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Springfield Business Journal Articles
Sarah Delano Pavlik and Tom Pavlik write a monthly column on legal and business issues for the Springfield Business Journal.


Their columns will be added here each month after publication.
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For all the talk of last minute executive orders and appointments out of the Governor’s Mansion, our Illinois legislature actually passed and enacted some significant new legislation that became effective on January 1, 2015. Some of these laws haven’t really been publicized, yet they may well impact your life. Here’s a quick summary of some of the most important of the more than 200 new laws for 2015.

Boating.  Lake Springfield and other Central Illinois lakes are at the heart of many social plans. Ignorance of a few new laws, however, may ruin those weekend outings.
    
First, any boat that tows a person must display a bright orange flag continuously from the time that person gets into the water until she gets out. It must be visible from all directions and needs to be displayed at the highest part of the boat in the area surrounding the helm.

    Second, starting in 2016, anyone born after January 1, 1998 must successfully take an Illinois Department of Natural Resources approved certification course before operating a boat with an engine larger than ten horsepower. State Senator Morrison, who sponsored the law, stated that “We require people who drive cars to get licenses; it only makes sense to ask people who operate powerful boats to have some safety training.”  

    Finally, a new law brings boating DUI penalties more in line with those for the terrestrial world. Get convicted of more than 3 boating DUIs or operate one with a revoked license and you can have your boat seized and taken away. Be smart – don’t drink and boat.

Driving. You will all be happy to know that law enforcement agencies can no longer require ticket quotas of their officers. And, Illinois has now joined most of the rest of the 50 states in no longer allowing officers to hold driver’s licenses hostage pending resolution of minor traffic offenses. Given increasing identity requirements, this is a particularly welcome change.

Employment. One of the more significant new laws is known as “Ban the Box.” It states that, for private companies that employ more than 15 employees, it’s now illegal for an employment application to inquire of one’s criminal records. This is usually seen with an application that contains a “check the box” if you’ve been convicted of a crime. Such inquiries may now only be made during the interview or, if there’s no interview, after a conditional offer of employment has been made. The theory is that applicants should have a chance to explain in person why they have a criminal background.

Also, all employers must now provide “reasonable accommodations” for all working pregnant employees unless doing to would case “undue hardship.”

Real Estate. If you sell or buy residential real estate without a licensed broker, be aware that the property disclosure statute has changed. For the first time in many, many years there are new conditions that must be disclosed – defective doors and windows, problems with asbestos or lead paint, and whether the house has ever been used as a meth lab. If you’re one of those who’s been using the same form year after year, wise up and get with the times.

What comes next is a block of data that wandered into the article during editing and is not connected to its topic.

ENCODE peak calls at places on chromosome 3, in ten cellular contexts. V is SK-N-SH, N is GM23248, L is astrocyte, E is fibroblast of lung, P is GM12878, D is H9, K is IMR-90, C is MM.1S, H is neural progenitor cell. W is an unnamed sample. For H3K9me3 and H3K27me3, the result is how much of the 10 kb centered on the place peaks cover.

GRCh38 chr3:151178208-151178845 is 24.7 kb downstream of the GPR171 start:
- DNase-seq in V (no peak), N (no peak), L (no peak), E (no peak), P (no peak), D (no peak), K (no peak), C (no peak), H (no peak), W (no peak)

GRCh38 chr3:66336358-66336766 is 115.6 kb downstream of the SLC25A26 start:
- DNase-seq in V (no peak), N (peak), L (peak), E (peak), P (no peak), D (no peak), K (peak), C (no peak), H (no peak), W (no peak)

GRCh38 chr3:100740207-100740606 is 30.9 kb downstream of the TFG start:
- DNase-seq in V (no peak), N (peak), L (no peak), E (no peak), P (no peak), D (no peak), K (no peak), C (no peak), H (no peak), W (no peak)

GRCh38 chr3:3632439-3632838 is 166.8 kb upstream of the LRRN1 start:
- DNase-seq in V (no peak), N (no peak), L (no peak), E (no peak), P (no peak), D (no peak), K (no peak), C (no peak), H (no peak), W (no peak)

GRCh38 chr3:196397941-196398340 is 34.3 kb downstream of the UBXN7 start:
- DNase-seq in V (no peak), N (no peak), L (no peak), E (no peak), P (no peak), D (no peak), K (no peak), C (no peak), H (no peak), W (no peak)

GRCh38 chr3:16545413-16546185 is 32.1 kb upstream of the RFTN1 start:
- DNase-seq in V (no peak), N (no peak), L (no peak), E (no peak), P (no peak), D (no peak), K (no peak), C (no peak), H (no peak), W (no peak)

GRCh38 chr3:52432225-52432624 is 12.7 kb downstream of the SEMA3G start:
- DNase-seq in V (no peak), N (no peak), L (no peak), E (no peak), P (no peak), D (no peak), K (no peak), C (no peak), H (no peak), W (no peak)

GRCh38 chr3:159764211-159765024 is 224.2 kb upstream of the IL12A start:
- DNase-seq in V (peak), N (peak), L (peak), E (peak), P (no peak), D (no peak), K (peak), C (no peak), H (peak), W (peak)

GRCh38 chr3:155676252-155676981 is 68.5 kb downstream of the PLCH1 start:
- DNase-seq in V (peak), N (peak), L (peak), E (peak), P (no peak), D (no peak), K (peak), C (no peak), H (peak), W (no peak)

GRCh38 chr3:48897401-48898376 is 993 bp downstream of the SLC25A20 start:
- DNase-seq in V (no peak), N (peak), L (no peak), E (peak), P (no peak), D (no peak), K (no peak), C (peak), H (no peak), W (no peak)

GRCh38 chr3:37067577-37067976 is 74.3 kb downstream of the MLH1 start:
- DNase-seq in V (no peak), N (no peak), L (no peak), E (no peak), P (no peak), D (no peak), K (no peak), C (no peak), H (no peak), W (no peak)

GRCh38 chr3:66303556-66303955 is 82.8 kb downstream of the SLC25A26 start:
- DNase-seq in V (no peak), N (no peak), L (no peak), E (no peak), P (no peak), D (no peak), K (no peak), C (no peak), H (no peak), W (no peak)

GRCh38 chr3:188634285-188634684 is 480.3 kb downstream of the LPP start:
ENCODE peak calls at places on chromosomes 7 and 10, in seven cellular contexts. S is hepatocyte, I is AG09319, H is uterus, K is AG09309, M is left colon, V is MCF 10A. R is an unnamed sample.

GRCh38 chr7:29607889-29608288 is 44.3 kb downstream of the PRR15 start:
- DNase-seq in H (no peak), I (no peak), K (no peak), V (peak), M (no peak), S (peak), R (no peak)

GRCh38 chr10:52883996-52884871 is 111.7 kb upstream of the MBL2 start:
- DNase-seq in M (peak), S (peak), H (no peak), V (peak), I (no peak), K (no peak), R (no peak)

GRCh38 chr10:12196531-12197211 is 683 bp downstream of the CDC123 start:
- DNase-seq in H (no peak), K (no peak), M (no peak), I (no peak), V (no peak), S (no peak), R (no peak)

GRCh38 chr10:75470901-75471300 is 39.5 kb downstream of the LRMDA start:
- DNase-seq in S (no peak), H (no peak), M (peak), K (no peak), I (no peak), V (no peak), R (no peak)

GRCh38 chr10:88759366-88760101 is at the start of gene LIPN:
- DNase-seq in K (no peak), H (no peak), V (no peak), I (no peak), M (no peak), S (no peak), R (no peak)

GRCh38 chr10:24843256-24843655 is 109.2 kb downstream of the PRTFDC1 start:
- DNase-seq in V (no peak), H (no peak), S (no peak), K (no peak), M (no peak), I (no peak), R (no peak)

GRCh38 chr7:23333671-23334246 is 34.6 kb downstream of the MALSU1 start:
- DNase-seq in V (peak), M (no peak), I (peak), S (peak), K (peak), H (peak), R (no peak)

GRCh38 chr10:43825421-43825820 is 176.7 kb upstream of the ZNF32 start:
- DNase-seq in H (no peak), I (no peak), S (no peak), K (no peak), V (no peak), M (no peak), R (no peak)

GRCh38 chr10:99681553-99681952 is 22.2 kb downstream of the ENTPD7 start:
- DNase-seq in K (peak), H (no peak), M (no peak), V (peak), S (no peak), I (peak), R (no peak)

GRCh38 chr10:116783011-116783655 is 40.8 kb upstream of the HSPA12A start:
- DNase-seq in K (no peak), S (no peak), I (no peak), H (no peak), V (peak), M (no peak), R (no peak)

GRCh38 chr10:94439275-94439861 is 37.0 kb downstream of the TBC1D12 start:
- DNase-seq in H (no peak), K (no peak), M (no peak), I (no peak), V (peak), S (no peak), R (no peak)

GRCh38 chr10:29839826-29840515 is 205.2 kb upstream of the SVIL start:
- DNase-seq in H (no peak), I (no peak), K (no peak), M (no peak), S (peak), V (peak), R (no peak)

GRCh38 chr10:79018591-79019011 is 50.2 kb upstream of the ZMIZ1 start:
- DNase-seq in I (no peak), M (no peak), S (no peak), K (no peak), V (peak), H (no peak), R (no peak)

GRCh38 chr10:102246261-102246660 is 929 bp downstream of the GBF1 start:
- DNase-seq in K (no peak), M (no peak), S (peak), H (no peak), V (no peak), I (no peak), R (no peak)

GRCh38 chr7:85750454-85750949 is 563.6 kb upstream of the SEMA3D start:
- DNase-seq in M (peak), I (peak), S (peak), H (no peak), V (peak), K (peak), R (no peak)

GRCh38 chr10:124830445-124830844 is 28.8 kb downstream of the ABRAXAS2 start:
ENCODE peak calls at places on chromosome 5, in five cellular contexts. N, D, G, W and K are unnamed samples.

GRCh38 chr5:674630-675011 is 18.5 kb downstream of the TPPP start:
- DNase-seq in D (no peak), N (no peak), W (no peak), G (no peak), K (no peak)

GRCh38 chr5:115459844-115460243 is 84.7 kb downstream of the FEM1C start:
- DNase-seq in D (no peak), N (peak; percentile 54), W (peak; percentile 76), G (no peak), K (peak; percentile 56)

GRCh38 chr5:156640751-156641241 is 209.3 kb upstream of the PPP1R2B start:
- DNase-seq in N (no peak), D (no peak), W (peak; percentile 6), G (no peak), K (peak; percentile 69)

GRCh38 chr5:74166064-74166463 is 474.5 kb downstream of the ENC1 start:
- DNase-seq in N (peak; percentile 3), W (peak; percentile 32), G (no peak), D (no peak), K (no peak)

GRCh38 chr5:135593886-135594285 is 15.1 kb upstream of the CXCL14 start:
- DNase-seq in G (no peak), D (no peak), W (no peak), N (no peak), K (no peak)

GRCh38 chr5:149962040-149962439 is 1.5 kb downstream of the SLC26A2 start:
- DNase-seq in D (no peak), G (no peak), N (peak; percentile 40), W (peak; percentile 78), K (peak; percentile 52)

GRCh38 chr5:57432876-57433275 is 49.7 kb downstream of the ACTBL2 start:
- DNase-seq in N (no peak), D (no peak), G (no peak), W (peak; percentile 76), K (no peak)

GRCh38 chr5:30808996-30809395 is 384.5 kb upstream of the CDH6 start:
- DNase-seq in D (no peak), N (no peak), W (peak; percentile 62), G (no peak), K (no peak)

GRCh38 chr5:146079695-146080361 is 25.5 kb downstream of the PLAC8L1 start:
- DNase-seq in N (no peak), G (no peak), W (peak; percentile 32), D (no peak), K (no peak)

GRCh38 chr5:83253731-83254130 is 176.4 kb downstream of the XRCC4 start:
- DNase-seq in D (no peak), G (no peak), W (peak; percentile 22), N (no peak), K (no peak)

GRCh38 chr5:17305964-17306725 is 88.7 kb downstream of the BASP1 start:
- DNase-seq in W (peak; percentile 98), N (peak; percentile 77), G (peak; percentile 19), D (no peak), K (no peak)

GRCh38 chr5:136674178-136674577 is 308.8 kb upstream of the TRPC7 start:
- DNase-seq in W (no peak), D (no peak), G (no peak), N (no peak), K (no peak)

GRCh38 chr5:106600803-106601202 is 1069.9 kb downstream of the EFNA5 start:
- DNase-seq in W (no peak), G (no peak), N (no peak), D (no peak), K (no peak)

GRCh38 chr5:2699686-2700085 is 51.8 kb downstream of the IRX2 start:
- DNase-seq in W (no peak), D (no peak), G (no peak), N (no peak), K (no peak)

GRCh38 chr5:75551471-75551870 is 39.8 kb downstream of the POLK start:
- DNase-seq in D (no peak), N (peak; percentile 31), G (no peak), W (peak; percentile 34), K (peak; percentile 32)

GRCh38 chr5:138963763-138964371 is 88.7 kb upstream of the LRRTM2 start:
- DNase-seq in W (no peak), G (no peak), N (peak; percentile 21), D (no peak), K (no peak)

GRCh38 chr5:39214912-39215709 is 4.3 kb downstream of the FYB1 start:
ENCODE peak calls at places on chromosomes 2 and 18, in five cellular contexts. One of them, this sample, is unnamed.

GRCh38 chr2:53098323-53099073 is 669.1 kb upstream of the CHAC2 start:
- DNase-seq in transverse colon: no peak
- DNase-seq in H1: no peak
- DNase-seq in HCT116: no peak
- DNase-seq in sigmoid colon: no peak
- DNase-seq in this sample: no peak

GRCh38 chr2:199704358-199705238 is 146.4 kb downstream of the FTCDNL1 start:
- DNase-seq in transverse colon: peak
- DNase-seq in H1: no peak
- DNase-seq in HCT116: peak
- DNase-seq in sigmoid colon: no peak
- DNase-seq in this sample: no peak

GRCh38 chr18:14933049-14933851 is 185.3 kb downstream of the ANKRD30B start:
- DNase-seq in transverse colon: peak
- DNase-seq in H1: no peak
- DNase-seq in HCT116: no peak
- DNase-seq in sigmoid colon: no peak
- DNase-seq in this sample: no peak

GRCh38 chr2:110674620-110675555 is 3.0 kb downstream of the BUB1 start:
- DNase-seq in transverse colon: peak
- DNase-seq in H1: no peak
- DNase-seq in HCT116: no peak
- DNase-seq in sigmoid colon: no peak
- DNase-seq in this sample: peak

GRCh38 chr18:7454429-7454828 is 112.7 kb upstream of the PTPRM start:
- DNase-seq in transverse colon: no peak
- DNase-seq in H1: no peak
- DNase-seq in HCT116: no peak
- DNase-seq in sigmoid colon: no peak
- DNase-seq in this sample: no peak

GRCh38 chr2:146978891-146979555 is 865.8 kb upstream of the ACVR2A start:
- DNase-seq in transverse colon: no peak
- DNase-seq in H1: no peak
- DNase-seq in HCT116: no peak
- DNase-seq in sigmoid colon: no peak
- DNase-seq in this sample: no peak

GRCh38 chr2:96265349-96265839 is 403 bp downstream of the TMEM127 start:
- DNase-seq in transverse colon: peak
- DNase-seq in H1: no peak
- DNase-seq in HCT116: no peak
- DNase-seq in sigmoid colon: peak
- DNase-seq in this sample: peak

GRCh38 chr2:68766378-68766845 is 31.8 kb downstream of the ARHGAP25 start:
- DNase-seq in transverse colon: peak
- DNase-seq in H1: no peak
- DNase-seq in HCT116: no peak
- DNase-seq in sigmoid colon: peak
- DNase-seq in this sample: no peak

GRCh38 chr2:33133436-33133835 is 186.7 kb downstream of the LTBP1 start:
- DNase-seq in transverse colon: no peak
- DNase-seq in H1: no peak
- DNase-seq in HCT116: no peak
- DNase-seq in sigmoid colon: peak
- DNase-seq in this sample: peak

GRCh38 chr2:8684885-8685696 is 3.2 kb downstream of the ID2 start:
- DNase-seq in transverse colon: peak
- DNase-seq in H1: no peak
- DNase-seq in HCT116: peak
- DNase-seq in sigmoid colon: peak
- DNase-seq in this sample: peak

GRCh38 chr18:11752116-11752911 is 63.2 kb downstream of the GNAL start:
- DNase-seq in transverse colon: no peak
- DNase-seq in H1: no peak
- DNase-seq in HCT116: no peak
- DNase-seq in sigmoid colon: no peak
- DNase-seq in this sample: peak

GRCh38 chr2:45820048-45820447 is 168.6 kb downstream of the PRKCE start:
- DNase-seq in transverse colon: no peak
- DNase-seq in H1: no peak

Technology/Schools. A new law charges public schools with addressing “cyber bullying” even when it occurs off of school property and uses private equipment. The law only applies when the bullying causes a substantial disruption at school. Opponents of the law claim that it is unconstitutional and places an unrealistic burden on schools. I wouldn’t be surprised to see litigation regarding this new law. Also, newly constructed schools must now contain storm shelters.

Consumers. E-cigarettes must now be sold from behind a counter, in an age-restricted area or in a sealed display case. And, sellers of goods to so-called “resale dealers” (such as swapshops, cash for gold operators, and jewelers) must now provide adequate identification information so that the items being sold can be traced. Interestingly, the law does not apply to pawnshops or coin dealers.

Taxes. In response to a recent Supreme Court case throwing out the so-called “Amazon” tax, the legislature rewrote the definition of out-of-state sellers who must now collect sales tax.

Crime. In a significant win for crime victims, they must now be notified of an offender’s parole release.  And, another new law prohibits the release of a victim’s identification other than to law enforcement officials or others authorized to receive such information.

If your minor children have had some brushes with the law, there’s also good news.  All arrest records for minors (whether felony or misdemeanor) where the arrest does not result in charges being filed will automatically be expunged when the minor turns 18 (with some exceptions.) The theory is that this should eliminate barriers to education, employment, housing or the military.

Similarly, adults convicted of municipal ordinances (other than speeding or minor traffic offenses) constituting Class C misdemeanors can petition a court to expunge those records two years after completion of sentence.
Posted in: February, 2015
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